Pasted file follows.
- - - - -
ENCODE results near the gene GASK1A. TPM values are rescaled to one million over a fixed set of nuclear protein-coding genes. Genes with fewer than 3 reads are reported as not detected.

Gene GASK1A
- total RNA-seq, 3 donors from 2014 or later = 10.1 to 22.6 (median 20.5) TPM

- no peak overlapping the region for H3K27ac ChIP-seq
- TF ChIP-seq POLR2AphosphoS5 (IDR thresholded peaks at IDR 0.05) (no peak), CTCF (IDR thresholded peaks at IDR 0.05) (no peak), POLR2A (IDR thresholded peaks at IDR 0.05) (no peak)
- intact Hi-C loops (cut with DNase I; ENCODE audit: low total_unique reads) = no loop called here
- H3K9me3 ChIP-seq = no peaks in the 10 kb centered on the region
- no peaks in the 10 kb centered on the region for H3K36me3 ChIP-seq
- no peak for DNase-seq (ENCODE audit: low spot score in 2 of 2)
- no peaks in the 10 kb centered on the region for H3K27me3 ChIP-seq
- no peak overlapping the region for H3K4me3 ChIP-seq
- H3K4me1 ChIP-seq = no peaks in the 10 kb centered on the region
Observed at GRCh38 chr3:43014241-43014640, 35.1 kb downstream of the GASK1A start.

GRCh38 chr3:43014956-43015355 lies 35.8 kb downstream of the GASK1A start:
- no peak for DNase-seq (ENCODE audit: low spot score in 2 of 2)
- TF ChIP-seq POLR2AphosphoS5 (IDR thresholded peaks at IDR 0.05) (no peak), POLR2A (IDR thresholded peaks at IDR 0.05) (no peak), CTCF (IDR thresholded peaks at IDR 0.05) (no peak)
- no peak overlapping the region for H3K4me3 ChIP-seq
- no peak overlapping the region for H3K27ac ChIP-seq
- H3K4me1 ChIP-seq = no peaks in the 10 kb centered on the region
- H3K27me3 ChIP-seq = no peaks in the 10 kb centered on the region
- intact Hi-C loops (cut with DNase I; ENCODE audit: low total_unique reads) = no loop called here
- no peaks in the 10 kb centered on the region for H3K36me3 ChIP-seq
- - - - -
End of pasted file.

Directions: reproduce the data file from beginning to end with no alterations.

ENCODE results near the gene GASK1A. TPM values are rescaled to one million over a fixed set of nuclear protein-coding genes. Genes with fewer than 3 reads are reported as not detected.

Gene GASK1A
- total RNA-seq, 3 donors from 2014 or later = 10.1 to 22.6 (median 20.5) TPM

- no peak overlapping the region for H3K27ac ChIP-seq
- TF ChIP-seq POLR2AphosphoS5 (IDR thresholded peaks at IDR 0.05) (no peak), CTCF (IDR thresholded peaks at IDR 0.05) (no peak), POLR2A (IDR thresholded peaks at IDR 0.05) (no peak)
- intact Hi-C loops (cut with DNase I; ENCODE audit: low total_unique reads) = no loop called here
- H3K9me3 ChIP-seq = no peaks in the 10 kb centered on the region
- no peaks in the 10 kb centered on the region for H3K36me3 ChIP-seq
- no peak for DNase-seq (ENCODE audit: low spot score in 2 of 2)
- no peaks in the 10 kb centered on the region for H3K27me3 ChIP-seq
- no peak overlapping the region for H3K4me3 ChIP-seq
- H3K4me1 ChIP-seq = no peaks in the 10 kb centered on the region
Observed at GRCh38 chr3:43014241-43014640, 35.1 kb downstream of the GASK1A start.

GRCh38 chr3:43014956-43015355 lies 35.8 kb downstream of the GASK1A start:
- no peak for DNase-seq (ENCODE audit: low spot score in 2 of 2)
- TF ChIP-seq POLR2AphosphoS5 (IDR thresholded peaks at IDR 0.05) (no peak), POLR2A (IDR thresholded peaks at IDR 0.05) (no peak), CTCF (IDR thresholded peaks at IDR 0.05) (no peak)
- no peak overlapping the region for H3K4me3 ChIP-seq
- no peak overlapping the region for H3K27ac ChIP-seq
- H3K4me1 ChIP-seq = no peaks in the 10 kb centered on the region
- H3K27me3 ChIP-seq = no peaks in the 10 kb centered on the region
- intact Hi-C loops (cut with DNase I; ENCODE audit: low total_unique reads) = no loop called here
- no peaks in the 10 kb centered on the region for H3K36me3 ChIP-seq